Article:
“Or call it winter, which being full of care, Makes summer’s welcome, thrice more wished, more rare.” — William Shakespeare

Whatever the motivation, the appointment of the former Director of the Intelligence Bureau (DIB) Dineshwar Sharma as the interlocutor for Kashmir is to be welcomed. Better late than never.

Predictably, the beleaguered Chief Minister of Jammu and Kashmir, Mehbooba Mufti, was the first to welcome the appointment which enabled her to claim that the Bharatiya Janata Party had fulfilled its promise of dialogue. She, however, subsequently clarified that it was the secular DNA of India that had encouraged her Peoples Democratic Party to align with its ideological opposite, the BJP, in the State. National Conference president Farooq Abdullah perhaps expressed the Kashmiri sentiment more aptly when he said that we also need to talk to Pakistan. The reservations of the wise men of the Hurriyat notwithstanding, there has been palpable excitement in Srinagar that peace may at last have a chance. At the very least, the appointment provides hope. Separatists have been egging the Hurriyat high command to respond positively and even the most hardline of the separatists, S.A.S. Geelani, acknowledges that dialogue is the only way forward. The more moderate Mirwaiz has pleaded for dialogue umpteen times.

A political issue

Heavy-handedness is not the answer in Kashmir; it never has been and is not likely to be in the future. It only furthers the cause of separation. Kashmir is not a military or law and order problem; it is a political and emotive issue.

The security forces have a difficult job in J&K and have been doing this admirably of late, but rubbing that in or stating the obvious where it touches a raw nerve makes no sense. Obviously the appointment of the special representative does not imply that Army operations would wind down. It does not require the Army Chief to say so repeatedly. The Kashmiris know fully well that no representative of the Government of India can engage or talk beyond the Constitution. Repeating it endlessly only betrays a lack of confidence. It did not require former Deputy Prime Minister L.K. Advani to say so when he held rounds of talks with the Hurriyat in 2004. Talks were in fact extremely cordial, with the Hurriyat leaders somewhat overawed by him. As a senior Hurriyat then acknowledged, they fully understood the ambit of engagement.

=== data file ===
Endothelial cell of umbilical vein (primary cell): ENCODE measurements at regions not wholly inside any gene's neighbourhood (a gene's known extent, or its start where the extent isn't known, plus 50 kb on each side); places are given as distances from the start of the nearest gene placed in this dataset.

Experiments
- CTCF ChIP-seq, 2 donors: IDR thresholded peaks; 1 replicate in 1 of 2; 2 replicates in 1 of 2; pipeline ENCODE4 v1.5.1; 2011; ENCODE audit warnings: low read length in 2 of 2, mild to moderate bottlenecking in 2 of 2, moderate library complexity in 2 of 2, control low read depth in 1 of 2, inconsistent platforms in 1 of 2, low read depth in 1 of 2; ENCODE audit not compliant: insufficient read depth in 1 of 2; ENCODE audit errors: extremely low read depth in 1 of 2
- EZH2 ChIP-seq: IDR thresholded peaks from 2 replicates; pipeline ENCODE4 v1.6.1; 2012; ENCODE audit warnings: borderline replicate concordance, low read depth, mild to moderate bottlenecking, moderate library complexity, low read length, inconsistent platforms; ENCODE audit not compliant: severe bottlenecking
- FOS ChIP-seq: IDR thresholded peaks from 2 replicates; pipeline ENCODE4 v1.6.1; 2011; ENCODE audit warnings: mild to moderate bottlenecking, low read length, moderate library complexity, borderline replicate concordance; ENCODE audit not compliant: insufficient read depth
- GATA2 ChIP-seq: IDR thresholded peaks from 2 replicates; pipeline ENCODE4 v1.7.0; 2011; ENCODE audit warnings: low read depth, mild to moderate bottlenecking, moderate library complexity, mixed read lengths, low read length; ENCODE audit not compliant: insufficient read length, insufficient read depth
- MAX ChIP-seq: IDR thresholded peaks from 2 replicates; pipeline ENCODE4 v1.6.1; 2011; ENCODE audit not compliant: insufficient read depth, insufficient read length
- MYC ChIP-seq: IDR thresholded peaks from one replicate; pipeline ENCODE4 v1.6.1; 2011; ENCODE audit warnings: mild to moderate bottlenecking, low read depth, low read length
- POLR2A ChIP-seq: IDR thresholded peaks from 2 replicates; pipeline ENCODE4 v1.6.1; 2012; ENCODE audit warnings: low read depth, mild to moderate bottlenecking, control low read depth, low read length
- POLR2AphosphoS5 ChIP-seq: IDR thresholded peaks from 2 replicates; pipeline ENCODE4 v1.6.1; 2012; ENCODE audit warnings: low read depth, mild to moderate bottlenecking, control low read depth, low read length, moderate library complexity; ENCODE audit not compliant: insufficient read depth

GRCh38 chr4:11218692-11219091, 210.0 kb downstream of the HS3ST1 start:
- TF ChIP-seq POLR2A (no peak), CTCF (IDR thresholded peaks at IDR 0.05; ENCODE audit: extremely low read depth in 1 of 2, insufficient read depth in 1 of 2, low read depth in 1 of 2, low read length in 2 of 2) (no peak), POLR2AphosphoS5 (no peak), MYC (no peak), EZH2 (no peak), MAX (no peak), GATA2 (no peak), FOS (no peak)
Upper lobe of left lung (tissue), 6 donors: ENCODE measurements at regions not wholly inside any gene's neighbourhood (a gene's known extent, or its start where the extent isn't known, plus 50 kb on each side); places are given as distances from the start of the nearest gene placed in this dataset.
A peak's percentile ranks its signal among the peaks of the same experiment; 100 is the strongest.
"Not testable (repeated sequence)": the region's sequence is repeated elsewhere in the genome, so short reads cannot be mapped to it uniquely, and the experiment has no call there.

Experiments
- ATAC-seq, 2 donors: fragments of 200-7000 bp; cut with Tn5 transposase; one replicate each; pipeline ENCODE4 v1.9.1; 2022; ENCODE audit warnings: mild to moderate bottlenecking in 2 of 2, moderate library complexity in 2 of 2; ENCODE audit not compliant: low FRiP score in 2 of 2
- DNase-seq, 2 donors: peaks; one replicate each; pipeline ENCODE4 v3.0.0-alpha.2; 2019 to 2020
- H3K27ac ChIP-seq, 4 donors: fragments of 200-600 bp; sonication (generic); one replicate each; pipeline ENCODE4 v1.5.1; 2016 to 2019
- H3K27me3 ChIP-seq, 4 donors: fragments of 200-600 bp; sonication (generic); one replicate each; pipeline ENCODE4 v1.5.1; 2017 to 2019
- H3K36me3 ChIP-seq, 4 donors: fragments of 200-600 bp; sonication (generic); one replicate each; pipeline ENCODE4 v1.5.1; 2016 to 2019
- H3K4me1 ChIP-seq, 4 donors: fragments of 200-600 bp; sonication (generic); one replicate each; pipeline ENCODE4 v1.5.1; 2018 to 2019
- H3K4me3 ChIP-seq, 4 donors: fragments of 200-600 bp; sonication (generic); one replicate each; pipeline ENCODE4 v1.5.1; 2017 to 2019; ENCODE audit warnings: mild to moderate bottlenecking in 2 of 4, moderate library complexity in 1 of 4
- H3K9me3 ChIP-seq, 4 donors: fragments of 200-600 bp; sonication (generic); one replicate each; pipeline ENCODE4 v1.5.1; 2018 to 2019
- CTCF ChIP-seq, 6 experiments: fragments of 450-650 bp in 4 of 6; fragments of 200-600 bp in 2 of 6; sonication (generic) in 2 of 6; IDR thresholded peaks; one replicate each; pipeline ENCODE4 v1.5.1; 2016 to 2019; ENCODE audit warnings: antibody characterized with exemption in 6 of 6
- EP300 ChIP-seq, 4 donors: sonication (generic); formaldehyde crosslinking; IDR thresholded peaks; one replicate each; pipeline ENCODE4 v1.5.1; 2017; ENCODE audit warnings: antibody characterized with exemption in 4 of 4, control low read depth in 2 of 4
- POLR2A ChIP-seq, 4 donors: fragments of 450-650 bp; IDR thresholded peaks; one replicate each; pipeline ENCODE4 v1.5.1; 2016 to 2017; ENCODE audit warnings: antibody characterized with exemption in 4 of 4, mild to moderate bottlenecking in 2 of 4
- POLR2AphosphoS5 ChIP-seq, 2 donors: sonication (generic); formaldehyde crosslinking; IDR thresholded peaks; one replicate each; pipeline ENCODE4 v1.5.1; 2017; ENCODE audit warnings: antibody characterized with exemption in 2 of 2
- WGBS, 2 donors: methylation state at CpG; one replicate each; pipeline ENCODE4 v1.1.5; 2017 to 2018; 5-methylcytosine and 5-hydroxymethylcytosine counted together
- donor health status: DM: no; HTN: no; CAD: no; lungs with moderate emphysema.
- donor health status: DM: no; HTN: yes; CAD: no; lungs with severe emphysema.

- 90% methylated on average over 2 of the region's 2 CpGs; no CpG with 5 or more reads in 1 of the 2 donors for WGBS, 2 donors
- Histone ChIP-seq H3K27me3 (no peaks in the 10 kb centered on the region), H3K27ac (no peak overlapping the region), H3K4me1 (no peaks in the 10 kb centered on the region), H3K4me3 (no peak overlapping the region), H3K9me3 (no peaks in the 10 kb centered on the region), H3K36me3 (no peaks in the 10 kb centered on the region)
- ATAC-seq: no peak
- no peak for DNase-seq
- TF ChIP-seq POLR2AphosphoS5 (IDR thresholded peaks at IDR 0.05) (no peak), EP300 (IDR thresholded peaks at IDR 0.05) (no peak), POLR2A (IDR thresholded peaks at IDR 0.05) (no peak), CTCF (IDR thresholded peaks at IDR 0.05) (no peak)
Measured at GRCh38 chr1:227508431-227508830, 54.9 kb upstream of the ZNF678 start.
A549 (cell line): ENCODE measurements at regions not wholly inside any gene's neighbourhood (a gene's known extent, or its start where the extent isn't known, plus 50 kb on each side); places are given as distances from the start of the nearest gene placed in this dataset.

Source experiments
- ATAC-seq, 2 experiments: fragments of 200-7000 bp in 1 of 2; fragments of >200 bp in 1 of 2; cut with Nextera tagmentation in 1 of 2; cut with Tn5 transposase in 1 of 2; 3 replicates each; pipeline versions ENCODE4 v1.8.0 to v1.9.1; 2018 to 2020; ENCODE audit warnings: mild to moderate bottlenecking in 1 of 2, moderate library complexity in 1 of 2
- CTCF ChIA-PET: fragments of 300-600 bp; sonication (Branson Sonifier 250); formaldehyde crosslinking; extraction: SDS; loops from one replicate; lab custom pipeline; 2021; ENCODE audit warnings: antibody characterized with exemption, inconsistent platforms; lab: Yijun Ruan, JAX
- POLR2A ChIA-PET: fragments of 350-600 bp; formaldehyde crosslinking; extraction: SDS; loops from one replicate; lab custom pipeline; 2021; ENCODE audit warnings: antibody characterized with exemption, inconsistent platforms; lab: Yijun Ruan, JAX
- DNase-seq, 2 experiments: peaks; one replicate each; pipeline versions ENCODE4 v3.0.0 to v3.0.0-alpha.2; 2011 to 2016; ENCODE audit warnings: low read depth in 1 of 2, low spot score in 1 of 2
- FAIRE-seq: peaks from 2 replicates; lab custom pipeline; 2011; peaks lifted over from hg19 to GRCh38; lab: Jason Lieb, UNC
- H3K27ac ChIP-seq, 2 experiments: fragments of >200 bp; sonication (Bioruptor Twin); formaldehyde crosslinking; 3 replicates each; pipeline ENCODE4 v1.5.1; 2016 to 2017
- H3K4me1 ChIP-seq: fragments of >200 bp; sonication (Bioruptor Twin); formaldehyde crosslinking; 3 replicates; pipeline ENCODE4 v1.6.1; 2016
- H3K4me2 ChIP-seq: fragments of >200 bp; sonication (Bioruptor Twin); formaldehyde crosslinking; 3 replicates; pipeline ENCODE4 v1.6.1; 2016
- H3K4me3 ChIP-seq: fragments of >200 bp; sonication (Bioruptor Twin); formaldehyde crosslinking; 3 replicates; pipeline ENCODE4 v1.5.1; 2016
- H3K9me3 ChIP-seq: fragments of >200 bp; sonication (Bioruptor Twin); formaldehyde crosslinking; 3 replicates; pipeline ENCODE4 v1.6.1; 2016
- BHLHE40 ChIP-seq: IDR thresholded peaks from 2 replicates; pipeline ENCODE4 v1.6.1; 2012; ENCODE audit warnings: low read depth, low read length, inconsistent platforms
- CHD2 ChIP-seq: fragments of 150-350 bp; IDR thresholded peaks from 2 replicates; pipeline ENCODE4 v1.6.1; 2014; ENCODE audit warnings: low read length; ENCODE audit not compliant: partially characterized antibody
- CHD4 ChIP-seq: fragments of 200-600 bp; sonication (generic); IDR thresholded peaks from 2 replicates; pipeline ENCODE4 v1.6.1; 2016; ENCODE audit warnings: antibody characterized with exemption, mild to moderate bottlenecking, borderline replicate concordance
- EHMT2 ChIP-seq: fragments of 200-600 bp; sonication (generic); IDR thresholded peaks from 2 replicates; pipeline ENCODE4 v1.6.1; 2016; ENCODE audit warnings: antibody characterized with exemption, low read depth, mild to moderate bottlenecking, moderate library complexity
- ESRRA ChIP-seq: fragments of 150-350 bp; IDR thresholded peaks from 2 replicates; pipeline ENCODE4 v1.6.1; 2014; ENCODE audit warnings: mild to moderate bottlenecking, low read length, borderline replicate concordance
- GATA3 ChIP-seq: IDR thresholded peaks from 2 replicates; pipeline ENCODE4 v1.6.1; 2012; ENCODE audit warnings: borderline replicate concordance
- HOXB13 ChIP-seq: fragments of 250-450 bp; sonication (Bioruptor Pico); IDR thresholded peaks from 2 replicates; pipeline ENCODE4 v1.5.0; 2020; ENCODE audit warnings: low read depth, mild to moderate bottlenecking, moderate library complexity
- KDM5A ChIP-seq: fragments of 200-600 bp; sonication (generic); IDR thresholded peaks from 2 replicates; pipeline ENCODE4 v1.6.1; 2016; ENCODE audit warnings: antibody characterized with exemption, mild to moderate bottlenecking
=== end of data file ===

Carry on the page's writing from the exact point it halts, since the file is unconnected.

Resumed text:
Right man for the job

What Kashmir and the Kashmiris need is not another shopping list of concessions or promises but the shock therapy of absolute candour. Not magnanimity but hard-nosed common sense that former Prime Minister Atal Bihari Vajpayee displayed. In fact, he is still revered in the Valley more than any other leader. Finding a way out of any mess requires a willingness to listen.

There is no better listener available in Delhi than Mr. Sharma, who has all the attributes required of an interlocutor. He is humble, talks little, understands and feels for Kashmir, and has infinite patience. Plus, he has loads of experience, including a stint in Srinagar during the most difficult days. If press reports are to be believed, he has no restrictive mandate either. Nor should he feel hobbled by the situation on the ground. It is quite often left to Intelligence agencies to do the dirty work, to flirt in the grey areas. Kashmir is nothing if not grey. Mr. Sharma has been appointed interlocutor for exactly that reason: to try to alter the situation in Kashmir by investing in trust, building new bridges and repairing the old.